Nick Heyward - Acoustic Duo Show

The Flowerpot, Derby.

Nick Heyward - Acoustic Duo Show

This event is for over 18s only - No refunds will be issued for under 18s.

Ticket type Cost (face value)? Quantity
GENERAL ADMISSION £22.00 (£20.00) Transaction fee applicable * Sold out

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More information about Nick Heyward - Acoustic Duo Show tickets

Following the success of his most recent album, Woodland Echoes, and tours of the UK and Japan, singer-songwriter Nick Heyward returns in April 2019 with a series of intimate acoustic dates around the UK.

Audiences will be treated to hits from across his entire career from Haircut 100 to today, such as ‘Favourite Shirts (Boy Meets Girl)’, ‘Love Plus One’, ‘Fantastic Day’, ‘Kite’ and ‘Whistle Down the Wind’. Peppered in the set will be album tracks, b-sides and maybe even a teaser from his next album.

Nick Heyward was born in Beckenham, Kent, on May 20th 1961. On leaving Kelsey Park School in 1977, he went to work as a commercial artist, but he had dreams of becoming a pop star. “I got into music because my girlfriend chucked me and because of Paul McCartney's beard when he sung in 'Let It Be',” Nick told Paul Gorman in Music Week in 1995. And soon, Heyward and his friends were ditching names such as Boat Party and Captain Pennyworth left, right and centre and became Haircut 100.

They played the pop game perfectly, tucking their Aran jumpers into their trousers, riding the post-new romantic funk wave, marrying Chic with the Monkees and opening their shows with a blistering cover of Low Rider by War. Haircut 100 burnt briefly and brightly – the ultimate group of pals who, within a year, had hit the big time – their debut, Pelican West, peaked at No. 2 in the UK album charts, No. 31 in the Billboard 200 and was Certified Platinum by the BPI. The album featured three Top 10 singles “Love Plus One”, “Favourite Shirts (Boy Meets Girl)”, and “Fantastic Day”.

The band finished as quickly as it began; parting ways after their debut and Nick’s first solo album, North of a Miracle, was released soon after in September 1983. The album set out his stall; a production masterpiece by The Beatles engineer Geoff Emerick (XTC had initially wanted to produce Heyward), it contained heavyweight session players; Uncut were to say retrospectively that “If Elvis Costello had released this album, it might just feature in the lower reaches of those lists of all-time greats.” It featured hit singles “Whistle Down the Wind” (featured in the John Hughes classic film “Sixteen Candles”), “Blue Hat for a Blue Day”, “On a Sunday” and “Take That Situation”.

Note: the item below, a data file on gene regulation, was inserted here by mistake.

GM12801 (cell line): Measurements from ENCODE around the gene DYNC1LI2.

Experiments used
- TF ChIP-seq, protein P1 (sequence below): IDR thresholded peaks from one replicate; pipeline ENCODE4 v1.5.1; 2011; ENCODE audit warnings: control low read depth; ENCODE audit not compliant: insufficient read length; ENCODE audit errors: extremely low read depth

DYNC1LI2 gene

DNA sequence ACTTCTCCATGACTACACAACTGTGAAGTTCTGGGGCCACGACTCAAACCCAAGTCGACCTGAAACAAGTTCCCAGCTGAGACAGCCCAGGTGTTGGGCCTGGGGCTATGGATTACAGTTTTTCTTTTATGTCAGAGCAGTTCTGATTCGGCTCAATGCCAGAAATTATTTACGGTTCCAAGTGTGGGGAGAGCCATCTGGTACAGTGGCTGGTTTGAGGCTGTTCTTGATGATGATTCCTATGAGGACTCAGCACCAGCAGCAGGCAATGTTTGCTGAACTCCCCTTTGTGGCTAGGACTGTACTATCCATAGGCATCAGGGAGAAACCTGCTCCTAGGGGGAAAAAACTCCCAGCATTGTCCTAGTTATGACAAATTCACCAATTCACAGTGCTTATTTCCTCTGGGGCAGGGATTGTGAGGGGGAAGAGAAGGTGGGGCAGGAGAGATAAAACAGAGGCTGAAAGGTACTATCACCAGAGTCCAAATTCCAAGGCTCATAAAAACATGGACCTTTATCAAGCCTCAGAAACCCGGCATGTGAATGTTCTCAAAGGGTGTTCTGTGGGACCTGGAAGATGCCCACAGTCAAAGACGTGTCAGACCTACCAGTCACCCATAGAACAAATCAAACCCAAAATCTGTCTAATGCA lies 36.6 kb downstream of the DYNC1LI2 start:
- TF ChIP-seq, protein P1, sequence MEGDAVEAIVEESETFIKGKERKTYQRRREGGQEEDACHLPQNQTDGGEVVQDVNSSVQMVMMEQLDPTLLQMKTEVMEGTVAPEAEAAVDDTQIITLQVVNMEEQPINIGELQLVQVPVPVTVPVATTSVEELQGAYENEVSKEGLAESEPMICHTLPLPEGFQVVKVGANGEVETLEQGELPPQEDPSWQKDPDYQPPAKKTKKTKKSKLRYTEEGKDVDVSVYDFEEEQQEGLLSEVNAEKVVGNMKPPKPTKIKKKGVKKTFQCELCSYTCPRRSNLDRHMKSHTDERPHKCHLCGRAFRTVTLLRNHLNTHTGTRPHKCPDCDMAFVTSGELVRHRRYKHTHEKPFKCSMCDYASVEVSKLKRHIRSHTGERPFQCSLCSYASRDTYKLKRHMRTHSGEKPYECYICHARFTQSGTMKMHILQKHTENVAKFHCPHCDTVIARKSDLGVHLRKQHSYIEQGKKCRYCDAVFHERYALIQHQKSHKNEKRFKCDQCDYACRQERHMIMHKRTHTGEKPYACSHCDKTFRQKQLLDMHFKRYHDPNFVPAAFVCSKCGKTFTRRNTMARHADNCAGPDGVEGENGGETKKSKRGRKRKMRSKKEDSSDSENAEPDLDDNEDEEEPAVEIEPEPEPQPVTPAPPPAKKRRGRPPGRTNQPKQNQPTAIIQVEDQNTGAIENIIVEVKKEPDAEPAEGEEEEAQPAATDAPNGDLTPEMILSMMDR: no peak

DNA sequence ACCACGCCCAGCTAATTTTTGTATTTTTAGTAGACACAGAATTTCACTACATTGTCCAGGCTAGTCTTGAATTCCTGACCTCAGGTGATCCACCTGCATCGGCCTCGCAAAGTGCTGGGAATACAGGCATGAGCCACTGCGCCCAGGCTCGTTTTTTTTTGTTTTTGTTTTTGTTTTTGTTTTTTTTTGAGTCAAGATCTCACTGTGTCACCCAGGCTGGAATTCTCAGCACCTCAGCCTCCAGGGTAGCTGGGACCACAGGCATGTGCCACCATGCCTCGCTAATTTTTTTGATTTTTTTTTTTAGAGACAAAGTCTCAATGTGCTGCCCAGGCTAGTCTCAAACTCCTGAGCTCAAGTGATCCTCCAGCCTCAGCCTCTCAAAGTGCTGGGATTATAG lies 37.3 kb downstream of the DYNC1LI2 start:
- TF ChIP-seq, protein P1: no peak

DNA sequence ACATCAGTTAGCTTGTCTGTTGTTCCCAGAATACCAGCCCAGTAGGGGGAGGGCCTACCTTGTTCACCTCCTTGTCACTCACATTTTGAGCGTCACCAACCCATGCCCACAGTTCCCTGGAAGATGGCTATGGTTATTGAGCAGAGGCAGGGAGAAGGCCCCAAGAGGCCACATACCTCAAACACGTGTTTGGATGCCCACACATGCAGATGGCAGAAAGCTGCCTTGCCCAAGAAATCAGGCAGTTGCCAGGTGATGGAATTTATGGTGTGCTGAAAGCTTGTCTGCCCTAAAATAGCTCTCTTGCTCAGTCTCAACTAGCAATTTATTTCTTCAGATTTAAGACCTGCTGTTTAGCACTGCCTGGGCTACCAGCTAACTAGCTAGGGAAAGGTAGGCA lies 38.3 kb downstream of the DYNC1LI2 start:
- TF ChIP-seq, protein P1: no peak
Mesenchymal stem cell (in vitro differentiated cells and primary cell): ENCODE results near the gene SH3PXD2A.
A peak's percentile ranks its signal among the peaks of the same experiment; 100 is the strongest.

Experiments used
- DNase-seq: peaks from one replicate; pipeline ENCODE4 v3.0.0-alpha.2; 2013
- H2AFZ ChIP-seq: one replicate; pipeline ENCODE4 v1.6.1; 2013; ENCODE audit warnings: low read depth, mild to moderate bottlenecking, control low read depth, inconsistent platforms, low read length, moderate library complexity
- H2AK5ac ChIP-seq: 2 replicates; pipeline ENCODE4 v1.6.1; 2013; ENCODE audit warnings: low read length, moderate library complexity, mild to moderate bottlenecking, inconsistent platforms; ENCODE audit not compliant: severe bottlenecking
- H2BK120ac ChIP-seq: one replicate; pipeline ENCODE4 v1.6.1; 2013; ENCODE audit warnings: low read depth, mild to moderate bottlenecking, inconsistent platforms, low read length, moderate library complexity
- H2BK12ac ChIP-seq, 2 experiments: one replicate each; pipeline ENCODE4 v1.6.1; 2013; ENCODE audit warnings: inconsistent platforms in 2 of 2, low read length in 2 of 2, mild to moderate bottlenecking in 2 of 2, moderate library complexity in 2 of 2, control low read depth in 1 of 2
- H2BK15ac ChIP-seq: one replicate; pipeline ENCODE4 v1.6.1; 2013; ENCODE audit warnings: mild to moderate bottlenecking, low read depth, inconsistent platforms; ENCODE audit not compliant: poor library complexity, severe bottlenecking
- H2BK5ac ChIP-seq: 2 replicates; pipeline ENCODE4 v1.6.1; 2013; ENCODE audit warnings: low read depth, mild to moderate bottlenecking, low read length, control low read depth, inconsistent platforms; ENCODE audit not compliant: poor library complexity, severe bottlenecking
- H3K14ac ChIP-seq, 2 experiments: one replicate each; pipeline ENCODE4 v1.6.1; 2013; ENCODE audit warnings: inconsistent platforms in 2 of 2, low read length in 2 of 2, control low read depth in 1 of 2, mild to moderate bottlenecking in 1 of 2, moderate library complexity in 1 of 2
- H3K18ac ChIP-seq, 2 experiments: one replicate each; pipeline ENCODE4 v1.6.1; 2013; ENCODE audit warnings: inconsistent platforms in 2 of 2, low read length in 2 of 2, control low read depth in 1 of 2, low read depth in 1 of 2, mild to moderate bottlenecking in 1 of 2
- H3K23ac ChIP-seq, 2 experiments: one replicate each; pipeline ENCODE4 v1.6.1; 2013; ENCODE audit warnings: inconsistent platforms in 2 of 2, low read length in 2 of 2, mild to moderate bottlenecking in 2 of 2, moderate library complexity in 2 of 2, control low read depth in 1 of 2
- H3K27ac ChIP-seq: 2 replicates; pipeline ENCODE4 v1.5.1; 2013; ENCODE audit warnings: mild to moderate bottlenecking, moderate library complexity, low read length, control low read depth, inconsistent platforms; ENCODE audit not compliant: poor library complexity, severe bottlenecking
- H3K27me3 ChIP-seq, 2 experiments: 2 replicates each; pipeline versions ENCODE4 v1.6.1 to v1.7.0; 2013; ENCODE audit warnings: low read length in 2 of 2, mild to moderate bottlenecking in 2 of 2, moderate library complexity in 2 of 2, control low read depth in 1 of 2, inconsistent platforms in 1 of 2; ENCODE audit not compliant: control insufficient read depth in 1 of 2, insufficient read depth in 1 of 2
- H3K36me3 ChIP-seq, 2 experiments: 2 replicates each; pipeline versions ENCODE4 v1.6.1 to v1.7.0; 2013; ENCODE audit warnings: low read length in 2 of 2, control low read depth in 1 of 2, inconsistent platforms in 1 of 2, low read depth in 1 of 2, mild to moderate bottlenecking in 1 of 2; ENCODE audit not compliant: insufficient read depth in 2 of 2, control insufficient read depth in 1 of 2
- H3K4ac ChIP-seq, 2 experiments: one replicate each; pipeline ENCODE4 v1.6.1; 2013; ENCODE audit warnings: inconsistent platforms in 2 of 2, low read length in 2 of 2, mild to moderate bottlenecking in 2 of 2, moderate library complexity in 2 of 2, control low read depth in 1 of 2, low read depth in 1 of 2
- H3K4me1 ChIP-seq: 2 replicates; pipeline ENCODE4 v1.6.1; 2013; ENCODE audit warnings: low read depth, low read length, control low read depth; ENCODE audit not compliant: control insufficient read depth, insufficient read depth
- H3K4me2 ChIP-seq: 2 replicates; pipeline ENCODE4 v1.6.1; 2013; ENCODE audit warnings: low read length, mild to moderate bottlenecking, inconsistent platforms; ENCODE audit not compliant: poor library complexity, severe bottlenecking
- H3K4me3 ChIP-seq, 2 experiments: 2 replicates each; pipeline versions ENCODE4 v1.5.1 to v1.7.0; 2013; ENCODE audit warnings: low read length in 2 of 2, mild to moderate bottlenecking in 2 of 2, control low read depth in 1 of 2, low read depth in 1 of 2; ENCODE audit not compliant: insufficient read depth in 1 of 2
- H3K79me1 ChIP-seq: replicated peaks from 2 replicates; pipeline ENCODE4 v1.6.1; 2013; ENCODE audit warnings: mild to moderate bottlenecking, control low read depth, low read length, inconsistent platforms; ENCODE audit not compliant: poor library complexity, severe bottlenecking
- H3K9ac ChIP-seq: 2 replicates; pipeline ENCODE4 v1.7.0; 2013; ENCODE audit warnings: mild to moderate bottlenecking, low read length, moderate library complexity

Nick’s career continued through the next decade and a half – supporting Wham! at Wembley at their farewell shows; releasing more hit singles like “Warning Sign” and “Laura”, shaving his moustache off on live TV; releasing more hit records, of which his first two of the nineties From Monday To Sunday and Tangled chimed with Britpop, featuring hit pop singles “Kite”, “Caravan”, “The World”, and “Rollerblade”.

He played the record company game across the years – and he has great experience of major labels and sizeable Indies; Arista, Warner and Sony have all sought him out; when Alan McGee was flush with Oasis cash in the late 90s and wanted to sign his personal favourites, Nick Heyward was at the top of that list, and 1998’s The Apple Bed was released by the iconic Creation Records and featured singles “Today”, “The Man You Used to Be” and “Stars in her Eyes”.

“Up until the Creation time it used to really matter that you were not around – now it doesn’t seem to matter if you haven’t been around for one year or 20 years; you can pick up where you left off. It’s the way that music has turned out – there was a time when people cared about disappearance, but now there isn’t; it’s not an issue anymore.”

The democratisation of music through streaming services means that people can graze tunes because they like them, or like the name of the artist, without worrying what the music press says – today it boils down to ‘do I like this record or not’? And with his latest album, Woodland Echoes, there is so much to love. “This feels to me like the first part of a solo career,” Nick says. “I don’t really see it as ‘solo’; I just make music, that’s what it is. When you’re a writer, that’s what you do, you don’t see yourself as a ‘solo’ writer. This is the first time in years I feel confident and I believe in myself. It’s a treat to have Nick Heyward back making premium pop music.